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It's baaack: ABC may air 'Welcome to the Neighborhood'

The first post about ABC’s boneheaded idea for a reality show hit the Blend in June. Here’s what I said then:

How’s this for a premise — feature three fundy Christian families and let them figure out which minority family they find the least repellent to live next to. Film them as they freely exhibit all their bigotry out into the open for Nielsen ratings. Gotcha yet? Must-see-TV for ya! What a barrel of laughs!

The families that the fundy neighbors get to pick from are:

* African-American
* Caucasian
* Korean
* Latino
* gay
* Wiccans

You can imagine the firestorm that caused, and ABC yanked the show. The network is thinking about airing it now, and the reason won’t surprise you — Fox, which is launching its own reality TV channel, needs to fill hours of programming. If ABC doesn’t air it, Fox was willing to buy and air it, so now ABC is contemplating putting the show on the air itself. It’s all about the Benjamins, folks.

While the show’s goals might have been admirable, based on the initial promotional clips that ABC had made available, the neighbors didn’t initially interact well with the seven participating families, resulting in some advocacy groups expressing concern that the neighbors’ slow enlightenment might give viewers of the show’s early episodes the idea that the show was “encouraging prejudice.” Additionally, fair housing groups had also contended that the show’s format violated anti-discrimination housing laws, a contention that ABC’s lawyers disputed.

After hearing about the various concerns, ABC announced in late June that it had decided to pull the show from its summer schedule and was exploring the possibility of airing a condensed version of the show in which the “feel good” ending airs sooner after the “edgier” early episodes.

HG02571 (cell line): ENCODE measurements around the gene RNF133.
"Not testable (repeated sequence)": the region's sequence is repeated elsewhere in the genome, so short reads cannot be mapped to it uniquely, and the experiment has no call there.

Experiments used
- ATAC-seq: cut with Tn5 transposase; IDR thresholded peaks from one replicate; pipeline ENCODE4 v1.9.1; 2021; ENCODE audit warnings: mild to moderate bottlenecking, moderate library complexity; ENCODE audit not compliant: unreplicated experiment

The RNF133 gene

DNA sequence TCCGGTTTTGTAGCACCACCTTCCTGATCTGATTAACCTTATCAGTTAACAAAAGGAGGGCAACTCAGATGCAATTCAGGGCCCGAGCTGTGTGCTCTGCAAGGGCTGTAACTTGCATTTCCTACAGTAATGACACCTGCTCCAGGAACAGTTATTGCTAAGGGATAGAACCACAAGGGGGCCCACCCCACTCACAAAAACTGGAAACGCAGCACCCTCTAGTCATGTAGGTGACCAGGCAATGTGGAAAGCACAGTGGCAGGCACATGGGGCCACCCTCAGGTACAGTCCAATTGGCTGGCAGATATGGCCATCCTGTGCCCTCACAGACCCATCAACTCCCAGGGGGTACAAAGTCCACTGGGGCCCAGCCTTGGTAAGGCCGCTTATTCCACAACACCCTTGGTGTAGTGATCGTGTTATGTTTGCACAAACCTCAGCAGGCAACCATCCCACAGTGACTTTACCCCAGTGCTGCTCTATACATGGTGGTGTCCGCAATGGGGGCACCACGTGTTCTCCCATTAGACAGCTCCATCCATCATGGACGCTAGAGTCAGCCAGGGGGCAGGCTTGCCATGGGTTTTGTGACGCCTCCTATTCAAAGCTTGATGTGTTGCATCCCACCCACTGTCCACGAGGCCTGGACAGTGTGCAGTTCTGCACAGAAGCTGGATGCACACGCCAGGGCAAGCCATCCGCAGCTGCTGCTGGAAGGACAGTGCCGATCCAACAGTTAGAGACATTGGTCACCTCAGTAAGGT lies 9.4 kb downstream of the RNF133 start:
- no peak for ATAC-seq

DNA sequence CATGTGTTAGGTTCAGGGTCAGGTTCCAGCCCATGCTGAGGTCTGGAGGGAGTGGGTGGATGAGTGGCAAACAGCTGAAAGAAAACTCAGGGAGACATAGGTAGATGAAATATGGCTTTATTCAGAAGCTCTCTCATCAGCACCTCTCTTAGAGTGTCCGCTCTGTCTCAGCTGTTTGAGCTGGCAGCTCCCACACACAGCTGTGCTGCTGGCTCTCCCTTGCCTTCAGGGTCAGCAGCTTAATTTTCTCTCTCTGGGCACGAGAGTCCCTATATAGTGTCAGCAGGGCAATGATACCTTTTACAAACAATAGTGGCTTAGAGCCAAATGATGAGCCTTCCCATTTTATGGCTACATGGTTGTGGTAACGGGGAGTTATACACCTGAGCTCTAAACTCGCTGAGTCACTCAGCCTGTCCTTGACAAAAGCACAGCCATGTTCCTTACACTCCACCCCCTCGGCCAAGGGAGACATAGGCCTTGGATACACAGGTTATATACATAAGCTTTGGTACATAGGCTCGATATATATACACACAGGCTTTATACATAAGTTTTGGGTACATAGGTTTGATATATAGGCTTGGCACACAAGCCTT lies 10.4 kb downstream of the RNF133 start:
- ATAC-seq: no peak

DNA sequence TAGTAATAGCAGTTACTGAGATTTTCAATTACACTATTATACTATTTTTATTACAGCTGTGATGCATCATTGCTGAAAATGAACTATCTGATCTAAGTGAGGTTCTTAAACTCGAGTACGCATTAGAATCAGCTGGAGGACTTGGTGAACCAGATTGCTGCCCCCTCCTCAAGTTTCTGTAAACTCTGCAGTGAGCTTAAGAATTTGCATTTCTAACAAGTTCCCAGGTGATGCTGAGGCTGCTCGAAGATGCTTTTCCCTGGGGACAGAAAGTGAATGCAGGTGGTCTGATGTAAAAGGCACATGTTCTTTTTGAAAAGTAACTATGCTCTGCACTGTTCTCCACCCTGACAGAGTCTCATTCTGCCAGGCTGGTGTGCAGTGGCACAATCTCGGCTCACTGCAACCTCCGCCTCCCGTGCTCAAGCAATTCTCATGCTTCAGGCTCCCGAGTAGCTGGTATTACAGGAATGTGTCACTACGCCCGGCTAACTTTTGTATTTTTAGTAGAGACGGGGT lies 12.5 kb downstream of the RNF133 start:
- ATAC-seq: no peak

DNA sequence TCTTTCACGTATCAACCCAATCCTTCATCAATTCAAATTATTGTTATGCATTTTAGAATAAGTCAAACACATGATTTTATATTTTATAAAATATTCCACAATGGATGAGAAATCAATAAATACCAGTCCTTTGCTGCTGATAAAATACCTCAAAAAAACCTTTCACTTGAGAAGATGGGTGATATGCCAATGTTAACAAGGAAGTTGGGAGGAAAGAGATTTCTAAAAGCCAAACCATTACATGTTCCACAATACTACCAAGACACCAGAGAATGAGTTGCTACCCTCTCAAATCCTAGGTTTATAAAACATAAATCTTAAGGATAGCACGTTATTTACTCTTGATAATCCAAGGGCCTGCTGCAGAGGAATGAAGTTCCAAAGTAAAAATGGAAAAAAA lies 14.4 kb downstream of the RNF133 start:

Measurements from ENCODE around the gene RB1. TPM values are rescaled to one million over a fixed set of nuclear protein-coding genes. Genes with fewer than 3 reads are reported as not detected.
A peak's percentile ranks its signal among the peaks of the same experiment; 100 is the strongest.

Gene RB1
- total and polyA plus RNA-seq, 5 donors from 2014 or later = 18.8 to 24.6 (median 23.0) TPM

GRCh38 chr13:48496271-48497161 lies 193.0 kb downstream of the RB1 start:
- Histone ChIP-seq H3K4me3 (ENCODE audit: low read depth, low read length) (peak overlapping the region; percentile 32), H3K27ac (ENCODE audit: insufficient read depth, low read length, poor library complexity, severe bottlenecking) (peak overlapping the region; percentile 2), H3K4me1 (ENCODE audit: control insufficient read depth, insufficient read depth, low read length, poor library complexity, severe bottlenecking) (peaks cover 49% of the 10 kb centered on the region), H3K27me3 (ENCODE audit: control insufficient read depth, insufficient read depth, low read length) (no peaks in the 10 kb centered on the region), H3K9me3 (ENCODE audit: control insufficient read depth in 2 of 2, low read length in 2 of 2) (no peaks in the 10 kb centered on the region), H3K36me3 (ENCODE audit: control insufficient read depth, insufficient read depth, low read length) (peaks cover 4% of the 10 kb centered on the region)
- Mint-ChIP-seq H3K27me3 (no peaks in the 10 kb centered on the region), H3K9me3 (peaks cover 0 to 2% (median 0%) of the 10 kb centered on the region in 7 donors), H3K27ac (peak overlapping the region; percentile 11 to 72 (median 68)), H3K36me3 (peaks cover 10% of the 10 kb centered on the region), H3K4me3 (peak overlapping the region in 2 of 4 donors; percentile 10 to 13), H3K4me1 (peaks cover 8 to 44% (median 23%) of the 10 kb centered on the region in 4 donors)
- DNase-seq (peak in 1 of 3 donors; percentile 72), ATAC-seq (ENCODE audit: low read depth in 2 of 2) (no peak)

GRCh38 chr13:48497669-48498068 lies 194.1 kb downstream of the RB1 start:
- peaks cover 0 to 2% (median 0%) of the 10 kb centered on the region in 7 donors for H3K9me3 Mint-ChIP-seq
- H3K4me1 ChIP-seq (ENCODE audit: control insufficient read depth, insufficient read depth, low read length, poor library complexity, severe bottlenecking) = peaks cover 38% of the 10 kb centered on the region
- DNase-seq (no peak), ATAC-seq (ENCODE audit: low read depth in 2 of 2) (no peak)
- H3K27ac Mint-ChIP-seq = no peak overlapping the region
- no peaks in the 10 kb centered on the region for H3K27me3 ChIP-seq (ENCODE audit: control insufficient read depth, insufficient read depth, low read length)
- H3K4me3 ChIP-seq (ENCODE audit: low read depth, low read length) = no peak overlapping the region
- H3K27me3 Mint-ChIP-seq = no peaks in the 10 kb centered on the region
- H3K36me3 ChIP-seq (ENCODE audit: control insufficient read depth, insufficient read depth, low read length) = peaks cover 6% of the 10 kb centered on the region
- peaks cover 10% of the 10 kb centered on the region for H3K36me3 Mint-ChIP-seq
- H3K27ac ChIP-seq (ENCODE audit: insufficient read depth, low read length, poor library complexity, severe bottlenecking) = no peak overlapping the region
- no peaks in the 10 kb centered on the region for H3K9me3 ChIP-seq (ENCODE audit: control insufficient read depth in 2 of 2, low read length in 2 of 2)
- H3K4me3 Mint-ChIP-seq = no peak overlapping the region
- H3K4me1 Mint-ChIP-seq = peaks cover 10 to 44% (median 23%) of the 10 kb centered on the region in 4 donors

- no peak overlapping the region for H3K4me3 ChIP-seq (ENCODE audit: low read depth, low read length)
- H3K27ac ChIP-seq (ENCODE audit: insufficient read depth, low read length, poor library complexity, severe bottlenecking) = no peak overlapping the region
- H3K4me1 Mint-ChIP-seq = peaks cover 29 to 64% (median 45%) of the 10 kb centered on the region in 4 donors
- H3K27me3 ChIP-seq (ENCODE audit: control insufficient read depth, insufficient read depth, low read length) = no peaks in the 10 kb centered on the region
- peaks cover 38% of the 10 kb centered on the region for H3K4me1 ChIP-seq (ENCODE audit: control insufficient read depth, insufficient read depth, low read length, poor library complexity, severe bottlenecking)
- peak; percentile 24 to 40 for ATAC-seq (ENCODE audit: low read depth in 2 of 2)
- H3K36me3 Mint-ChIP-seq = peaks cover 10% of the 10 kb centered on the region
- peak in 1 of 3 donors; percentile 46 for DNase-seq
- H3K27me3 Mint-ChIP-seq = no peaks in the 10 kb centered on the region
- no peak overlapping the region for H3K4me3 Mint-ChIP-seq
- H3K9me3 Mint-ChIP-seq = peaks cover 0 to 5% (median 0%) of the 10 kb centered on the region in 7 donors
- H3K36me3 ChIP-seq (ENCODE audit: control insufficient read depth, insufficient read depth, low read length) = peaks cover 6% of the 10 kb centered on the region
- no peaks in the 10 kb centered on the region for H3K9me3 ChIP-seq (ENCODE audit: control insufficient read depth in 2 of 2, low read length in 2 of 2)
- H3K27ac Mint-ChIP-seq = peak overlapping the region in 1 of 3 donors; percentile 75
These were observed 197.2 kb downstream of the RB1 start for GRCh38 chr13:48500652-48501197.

[Makes you curious about what they deem “edgy” — religious proselytizing, rocks through the windows, racial epithets?]

While ABC has apparently still been continuing to decide what to do with the series, the recently launched Fox Reality Channel (no doubt hoping to cash in on the free publicity generated by the controversial series) decided to approach the network about the possibility of airing the series on its own cable network should ABC opt against airing the series — an idea that ABC president Steve McPherson quickly shot down during one of last week’s Television Critics Tour sessions with reporters.

“If I don’t think something should be aired, why would I sell it to somebody else?” Daily Variety reported McPherson as stating to reporters. “For financial gain or just to get it out there? That doesn’t make any (sense). If you don’t think something is responsible to be broadcast, why would you encourage it to be broadcast elsewhere?”

Meanwhile, publicity craving Fox Reality executives were more than willing to continue to talk about what network head David Lyle described to the New York Daily News as its “kind offer.” “I understand ABC’s dilemma — that the show might offend people initially before it plays out,” Lyle also told Daily Variety. “But our audience of passionate reality TV watchers expects things to be more confrontational, so I think it would work for us.”

I guess Fox is targeting the Springer/Freepi demographic?

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Pam Spaulding

Pam Spaulding